Q&A: Rapidly delivering energy support schemes

A conversation with Karl Hoods, chief digital and information officer at the Department for Energy, Security and Net Zero
Close Up Of Woman Holding Smart Energy Meter In Kitchen Measuring Energy Efficiency

The government has introduced several support schemes to help citizens and businesses manage rising energy costs, which the Department for Energy, Security and Net Zero (formerly known as Business, Energy and Industrial Strategy) has designed and implemented. Karl Hoods talks us through the objectives and challenges – and how Salesforce provided vital support.

Q: What were the main objectives you needed to achieve with the energy support schemes? 

A: The primary aim was to provide a set of energy support packages across domestic and non-domestic audiences. We needed to come up with something which would be robust from a policy perspective and have maximum impact, which the technology support team would then deliver. And we had to act swiftly because it was imperative to get the money to people as quickly as possible. To achieve this, we needed a set of services and solutions that would enable us to deliver at pace, and a set of partners that could work across the digital team, policy team and third parties.

Q: What audiences did you need to reach? And how did you ensure maximum engagement with the support available?

A: It was a mixture of public-facing [audiences] – citizens and businesses – [and involved] application services, [as well as] integration with local authorities, third-party call centres and payment providers. So the ecosystem across the various schemes was quite broad. 

Our primary focus is always to take a user-centred design approach to anything that we build. Whether it’s something we’re delivering internally or externally, it has to be as easy and as simple to use as possible. 

We needed to make sure that we’d done adequate user research within the timeframes available, so the UTE (usability test environment) team talked to care homes, boat [communities], farming communities, local authorities, call centres [and other stakeholders] as part of our discovery activity. We then tested out ideas with those audiences, aligned with the policy objectives.

Q: Why did you decide to work with Salesforce on this project?

A: We felt that they were able to move at the pace that we needed for this particular scheme. [But] first and foremost, it’s about whether we have a partner that as is interested in the end outcomes as we are, and is willing to engage and commit resources to achieve them. We found that from the first conversation with them [Salesforce], that was very much the case.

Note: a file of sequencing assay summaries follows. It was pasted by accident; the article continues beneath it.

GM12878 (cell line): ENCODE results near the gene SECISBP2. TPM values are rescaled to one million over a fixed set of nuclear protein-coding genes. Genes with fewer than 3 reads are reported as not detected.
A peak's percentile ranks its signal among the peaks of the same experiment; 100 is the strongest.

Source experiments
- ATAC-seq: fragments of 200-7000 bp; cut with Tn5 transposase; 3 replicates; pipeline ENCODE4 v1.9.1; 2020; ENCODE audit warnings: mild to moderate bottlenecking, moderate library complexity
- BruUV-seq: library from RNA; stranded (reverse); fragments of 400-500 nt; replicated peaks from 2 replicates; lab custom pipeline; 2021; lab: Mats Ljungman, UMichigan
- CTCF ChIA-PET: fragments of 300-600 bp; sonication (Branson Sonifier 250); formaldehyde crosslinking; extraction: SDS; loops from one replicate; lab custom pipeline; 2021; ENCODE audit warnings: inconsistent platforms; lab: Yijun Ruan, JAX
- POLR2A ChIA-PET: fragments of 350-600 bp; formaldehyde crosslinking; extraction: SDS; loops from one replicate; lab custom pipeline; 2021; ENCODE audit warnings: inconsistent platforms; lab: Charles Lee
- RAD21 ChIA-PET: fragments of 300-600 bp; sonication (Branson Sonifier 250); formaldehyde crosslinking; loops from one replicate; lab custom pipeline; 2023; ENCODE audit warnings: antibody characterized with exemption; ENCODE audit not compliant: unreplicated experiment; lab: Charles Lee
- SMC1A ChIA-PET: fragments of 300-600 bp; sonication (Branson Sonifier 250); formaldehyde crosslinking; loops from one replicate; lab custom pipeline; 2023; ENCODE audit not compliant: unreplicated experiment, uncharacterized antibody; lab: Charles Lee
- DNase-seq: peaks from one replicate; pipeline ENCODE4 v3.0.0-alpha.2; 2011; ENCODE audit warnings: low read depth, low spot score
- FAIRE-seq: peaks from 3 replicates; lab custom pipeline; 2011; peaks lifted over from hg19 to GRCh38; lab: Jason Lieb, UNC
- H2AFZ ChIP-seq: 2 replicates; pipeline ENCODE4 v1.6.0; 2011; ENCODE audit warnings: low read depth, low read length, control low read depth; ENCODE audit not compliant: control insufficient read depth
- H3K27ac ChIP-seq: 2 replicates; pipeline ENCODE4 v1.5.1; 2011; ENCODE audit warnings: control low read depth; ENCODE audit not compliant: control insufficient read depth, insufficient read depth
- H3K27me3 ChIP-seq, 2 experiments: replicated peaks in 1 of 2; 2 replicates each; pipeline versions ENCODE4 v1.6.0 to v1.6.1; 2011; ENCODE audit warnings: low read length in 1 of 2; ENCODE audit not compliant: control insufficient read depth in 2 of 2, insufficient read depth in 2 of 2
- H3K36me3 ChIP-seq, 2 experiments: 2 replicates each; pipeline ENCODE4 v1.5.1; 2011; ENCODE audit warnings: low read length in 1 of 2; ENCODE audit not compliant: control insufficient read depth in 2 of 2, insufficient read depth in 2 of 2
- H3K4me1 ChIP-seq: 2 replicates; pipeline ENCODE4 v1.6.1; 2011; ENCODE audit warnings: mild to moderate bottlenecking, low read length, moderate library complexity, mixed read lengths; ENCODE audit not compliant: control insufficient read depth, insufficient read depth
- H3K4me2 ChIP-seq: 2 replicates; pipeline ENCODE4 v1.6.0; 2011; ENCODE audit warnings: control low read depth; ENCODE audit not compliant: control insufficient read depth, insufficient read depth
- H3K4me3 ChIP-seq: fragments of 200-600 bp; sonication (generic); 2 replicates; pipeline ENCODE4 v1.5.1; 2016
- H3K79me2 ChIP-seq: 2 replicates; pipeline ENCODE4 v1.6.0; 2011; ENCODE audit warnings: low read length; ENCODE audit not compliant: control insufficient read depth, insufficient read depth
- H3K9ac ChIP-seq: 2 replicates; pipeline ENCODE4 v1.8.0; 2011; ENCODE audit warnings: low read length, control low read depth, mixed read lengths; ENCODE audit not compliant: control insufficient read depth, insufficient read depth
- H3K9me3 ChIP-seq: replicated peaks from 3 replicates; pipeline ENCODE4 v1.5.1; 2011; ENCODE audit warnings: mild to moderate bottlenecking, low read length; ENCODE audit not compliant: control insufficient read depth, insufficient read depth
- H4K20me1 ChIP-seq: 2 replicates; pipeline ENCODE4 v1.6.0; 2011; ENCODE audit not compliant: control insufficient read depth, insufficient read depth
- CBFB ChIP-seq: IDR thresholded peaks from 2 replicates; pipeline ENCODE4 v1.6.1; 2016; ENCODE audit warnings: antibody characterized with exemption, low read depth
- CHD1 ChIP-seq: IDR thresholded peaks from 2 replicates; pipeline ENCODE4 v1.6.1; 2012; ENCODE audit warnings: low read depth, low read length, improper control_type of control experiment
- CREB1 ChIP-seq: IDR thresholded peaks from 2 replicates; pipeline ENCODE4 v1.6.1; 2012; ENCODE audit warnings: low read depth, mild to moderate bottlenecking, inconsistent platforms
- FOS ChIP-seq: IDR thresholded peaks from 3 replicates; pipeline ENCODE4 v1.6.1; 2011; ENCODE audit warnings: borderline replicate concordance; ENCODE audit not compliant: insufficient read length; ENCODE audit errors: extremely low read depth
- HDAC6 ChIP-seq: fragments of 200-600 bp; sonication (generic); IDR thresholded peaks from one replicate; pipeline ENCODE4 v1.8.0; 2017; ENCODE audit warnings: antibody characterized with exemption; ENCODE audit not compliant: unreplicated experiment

They also offered broad knowledge from work they’ve done across other public sector organisations, as well as in other sectors. [That’s something we value], as learning from other sectors is a really important tenet in our strategy. 

As a cloud-first, platform-based service provider internally, we also wanted to make sure that we were playing to our strengths by using a cloud-based platform-as-a-service. 

Q: Did Salesforce’s low-code and automation capabilities help you to move at speed?

A: Salesforce covers all the typical usage scenarios that you would want to exploit with a low-code platform: speed of development; integration with third-party systems; being able to iterate with our user base; and particularly because we are moving at pace, being able to deploy things quickly. 

With limited timeframes, we also wanted to make sure that we were automating the end-to-end process: whether that’s ingesting data, providing postcode look-ups, reference data, etc. We were keen to make sure that we weren’t introducing unnecessary delays by having manual processes. 

Issues that have come up have been resolved quickly, together – and that’s something we always look for in our strategic partners

Q: How easy has it been to resolve the issues and challenges that inevitably arise when delivering a major project in a short time frame?

A: Issues that have come up have been resolved quickly, together – and that’s something we always look for in our strategic partners. Can we have an open set of conversations? Is there constructive challenging on both sides? We feel that we’ve had that [experience], and both Salesforce and their partners have come to the table with solutions, suggestions and opportunities. 

Q: How might the outcomes of this project influence future ones

A: A platform-based approach is a core pillar of our strategy. We’re not hand-building solutions to meet one specific policy objective; we’re always trying to take a step back and ask how we can productise what we’re doing, so that we can either reuse the entire platform or entire components. It makes future deployments quicker, and it means that we’re able to respond faster to internal pressures and demands, as well as service external needs.

Find out more at salesforce.com/uk/publicsector